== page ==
With regional elections October 15, Maduro practices a very particular version of the rolling of the bones
By Carlos Camacho
CARACAS -- A 2012 recording of the late Hugo Chavez asking Venezuelans to vote for his party’s candidates in that year’s regional elections was used Monday by the embattled government of Nicolas Maduro, hoping for a similar effect for the October 15 regional elections, which look uphill for the candidates of the man who calls himself “the son of Chavez” -- in spite of the fact that he is no relation.
Maduro has not been invited for any electoral events for any of his candidates as of this writing and he has only alluded to the contest, days ago, to say he hopes to lose 10 states of the 20 the PSUV ruling party controls.
On Sunday however Maduro reversed himself, saying his candidates were “at risk of winning all 23 state governments” -- a feat that has never been accomplished since regional elections began in 1989 by any party, not even by the far more popular Chavez. In the same speech and almost in the same breath, Maduro promised to continue “dialogue” efforts with the opposition after the elections.
Government candidates however, do not include Maduro in their arrangements.
In Miranda (a key state, where half of the capital city of Caracas sits) PSUV candidate Hector Rodriguez has not mentioned Maduro or used his image in any of his posters or other propaganda pieces.
The late Chavez, however, is featured.
Even if he died in early 2013, Chavez remains a much more popular figure than Maduro in Venezuela: Tracking polls by main pollsters Datanalisis have the late President scoring approval rates below 50%, to Maduro’s below 20%.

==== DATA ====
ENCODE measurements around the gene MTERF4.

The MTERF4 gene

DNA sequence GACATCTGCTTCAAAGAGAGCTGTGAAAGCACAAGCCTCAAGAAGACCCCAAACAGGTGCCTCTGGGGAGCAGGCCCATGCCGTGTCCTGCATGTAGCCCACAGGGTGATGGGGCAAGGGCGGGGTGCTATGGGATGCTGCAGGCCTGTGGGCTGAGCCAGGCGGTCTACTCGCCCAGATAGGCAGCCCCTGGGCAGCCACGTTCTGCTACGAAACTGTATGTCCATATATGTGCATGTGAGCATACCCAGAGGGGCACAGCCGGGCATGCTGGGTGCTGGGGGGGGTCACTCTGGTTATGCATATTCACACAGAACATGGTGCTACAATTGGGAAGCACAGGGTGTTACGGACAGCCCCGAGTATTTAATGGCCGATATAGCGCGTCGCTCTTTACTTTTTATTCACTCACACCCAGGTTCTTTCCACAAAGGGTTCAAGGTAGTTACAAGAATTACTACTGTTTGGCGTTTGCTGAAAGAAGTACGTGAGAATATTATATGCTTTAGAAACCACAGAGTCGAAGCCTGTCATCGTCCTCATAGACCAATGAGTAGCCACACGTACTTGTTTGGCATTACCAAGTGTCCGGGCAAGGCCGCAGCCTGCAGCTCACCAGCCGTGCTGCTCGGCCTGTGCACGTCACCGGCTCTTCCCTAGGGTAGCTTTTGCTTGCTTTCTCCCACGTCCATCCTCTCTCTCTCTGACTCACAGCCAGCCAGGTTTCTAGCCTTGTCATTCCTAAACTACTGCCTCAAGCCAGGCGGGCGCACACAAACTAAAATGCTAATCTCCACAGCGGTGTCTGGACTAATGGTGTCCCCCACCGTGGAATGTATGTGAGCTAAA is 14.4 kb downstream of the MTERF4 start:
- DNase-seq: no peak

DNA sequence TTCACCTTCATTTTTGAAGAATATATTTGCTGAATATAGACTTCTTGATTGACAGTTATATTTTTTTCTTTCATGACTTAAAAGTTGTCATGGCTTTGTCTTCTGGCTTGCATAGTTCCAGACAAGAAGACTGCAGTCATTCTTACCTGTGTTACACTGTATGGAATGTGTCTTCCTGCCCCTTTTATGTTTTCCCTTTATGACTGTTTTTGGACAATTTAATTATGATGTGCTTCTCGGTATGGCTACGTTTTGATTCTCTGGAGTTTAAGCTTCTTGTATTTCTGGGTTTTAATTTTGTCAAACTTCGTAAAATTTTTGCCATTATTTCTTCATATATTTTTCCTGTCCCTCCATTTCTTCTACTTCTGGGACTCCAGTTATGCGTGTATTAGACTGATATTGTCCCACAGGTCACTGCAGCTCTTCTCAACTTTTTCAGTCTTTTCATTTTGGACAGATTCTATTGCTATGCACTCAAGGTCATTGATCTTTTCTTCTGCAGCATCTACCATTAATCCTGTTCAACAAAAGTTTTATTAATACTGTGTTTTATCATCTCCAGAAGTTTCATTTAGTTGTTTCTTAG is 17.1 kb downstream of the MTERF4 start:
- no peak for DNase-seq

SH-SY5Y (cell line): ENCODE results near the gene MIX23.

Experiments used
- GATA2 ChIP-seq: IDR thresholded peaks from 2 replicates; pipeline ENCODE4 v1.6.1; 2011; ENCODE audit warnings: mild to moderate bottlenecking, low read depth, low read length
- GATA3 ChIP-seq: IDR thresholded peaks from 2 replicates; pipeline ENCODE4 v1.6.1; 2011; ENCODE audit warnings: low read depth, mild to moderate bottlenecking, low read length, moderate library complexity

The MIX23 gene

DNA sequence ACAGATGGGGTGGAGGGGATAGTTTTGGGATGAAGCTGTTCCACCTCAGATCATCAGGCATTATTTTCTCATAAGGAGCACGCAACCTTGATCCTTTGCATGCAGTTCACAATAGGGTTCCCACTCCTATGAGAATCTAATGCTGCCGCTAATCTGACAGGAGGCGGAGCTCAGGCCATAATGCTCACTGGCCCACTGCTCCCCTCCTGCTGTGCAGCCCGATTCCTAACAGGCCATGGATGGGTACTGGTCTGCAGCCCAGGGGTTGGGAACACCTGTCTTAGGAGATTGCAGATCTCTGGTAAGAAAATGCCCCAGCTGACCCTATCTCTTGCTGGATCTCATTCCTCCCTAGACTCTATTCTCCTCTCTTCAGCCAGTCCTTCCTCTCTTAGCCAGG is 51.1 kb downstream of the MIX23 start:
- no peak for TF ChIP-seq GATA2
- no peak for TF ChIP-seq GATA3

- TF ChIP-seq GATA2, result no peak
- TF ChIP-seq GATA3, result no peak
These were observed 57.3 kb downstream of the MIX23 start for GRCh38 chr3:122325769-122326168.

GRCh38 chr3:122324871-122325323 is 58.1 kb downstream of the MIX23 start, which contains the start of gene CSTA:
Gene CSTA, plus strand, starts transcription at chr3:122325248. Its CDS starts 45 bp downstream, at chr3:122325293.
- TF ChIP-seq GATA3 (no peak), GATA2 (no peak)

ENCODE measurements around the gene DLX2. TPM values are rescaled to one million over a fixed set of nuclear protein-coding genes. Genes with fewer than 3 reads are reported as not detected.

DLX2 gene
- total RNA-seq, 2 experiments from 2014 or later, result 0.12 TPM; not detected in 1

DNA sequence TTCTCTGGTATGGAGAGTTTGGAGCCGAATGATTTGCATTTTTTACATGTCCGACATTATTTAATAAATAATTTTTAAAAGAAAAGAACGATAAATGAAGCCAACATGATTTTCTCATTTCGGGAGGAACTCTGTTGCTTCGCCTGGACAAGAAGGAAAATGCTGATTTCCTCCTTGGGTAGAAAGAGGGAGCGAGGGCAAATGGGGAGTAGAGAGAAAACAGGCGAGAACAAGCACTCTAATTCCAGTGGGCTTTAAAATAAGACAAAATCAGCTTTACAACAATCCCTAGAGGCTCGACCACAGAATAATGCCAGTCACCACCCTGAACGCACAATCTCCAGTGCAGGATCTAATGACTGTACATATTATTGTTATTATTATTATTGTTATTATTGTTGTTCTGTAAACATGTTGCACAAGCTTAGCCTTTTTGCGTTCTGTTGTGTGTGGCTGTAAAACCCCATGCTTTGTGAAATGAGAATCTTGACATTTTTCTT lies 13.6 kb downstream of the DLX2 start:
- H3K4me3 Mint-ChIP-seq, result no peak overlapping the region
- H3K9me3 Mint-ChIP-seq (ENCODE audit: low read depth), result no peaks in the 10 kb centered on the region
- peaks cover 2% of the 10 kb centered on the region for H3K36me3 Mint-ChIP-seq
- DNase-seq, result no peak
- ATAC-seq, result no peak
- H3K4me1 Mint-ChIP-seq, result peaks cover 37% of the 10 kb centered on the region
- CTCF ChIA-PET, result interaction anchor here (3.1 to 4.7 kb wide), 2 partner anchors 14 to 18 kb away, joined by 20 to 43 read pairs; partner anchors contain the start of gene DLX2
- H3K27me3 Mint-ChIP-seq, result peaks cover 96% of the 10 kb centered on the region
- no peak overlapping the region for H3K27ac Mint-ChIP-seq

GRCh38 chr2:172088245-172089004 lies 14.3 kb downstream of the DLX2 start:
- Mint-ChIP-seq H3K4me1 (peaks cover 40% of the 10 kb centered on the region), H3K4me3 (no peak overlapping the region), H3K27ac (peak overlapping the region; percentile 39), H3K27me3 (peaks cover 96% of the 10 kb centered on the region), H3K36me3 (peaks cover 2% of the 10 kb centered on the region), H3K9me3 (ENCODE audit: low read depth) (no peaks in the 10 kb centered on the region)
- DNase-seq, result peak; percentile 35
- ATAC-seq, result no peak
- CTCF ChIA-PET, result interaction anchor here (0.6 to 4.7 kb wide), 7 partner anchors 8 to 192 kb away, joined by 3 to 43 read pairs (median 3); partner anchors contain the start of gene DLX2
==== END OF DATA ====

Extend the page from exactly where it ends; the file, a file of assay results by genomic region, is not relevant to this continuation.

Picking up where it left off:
And while even Maduro says he is expecting to lose 50% of the states his party now holds, others expect the trouncing to be much more serious: Pollsters Datanalisis and left-wing news and analysis website “Aporrea” (which also still support Chavez, but are vehemently anti-Maduro) have both said the opposition will win a record 21 of Venezuela’s 23 states, making the largest defeat ever in Venezuelan electoral history (2015’s legislative super-majority) look modest in comparison.
In a sense it often feels that Chavez never really left. He has a sanctuary where the faithful light candles to his likeness and pray to him, a museum, a mausoleum and at least one image of him in every housing project he ever built. At the beginning of all official acts presided by Maduro, a recording of the national anthem, “Gloria al Bravo Pueblo”, sung by Chavez, plays.
As in past elections during the ruling “Chavismo” movement’s 18-year grip on Venezuela, state resources are being mobilized heavily for official candidates.
Distribution of subsidized food at government rallies is commonplace, state-run companies lend transport for the events, and state media give Maduro’s candidates unfettered air-time. One opposition candidate’s brother has been arrested for alleged car theft in what the coalition says is an attempt to intimidate its ranks.
Perhaps the biggest disadvantage for the opposition is the electronic ballot sheet itself.
Despite primaries to choose a single opposition candidate per state from the plethora of parties within the Democratic Unity coalition, the pro-Maduro election board is declining to modify the ballot list to narrow it down to one name.
All initial candidates from before the primaries are listed on the ballot instead, something that could confuse opposition supporters and dilute their vote, benefiting the ruling Socialist Party’s candidates.
And many popular opposition candidates have been banned by the government from running, including Leopoldo Lopez, Henrique Capriles Radonski, Maria Corina Machado, Ramon Muchacho, David Smolansky, Daniel Ceballos, Antonio Ledezma, and many more.
And over the weekend, Maduro asked for more to be banned and jailed.
“I ask Delcy Rodríguez for her cooperation in tightening the Electoral Law and all the country’s laws and review the legality of all right-wing opposition parties.”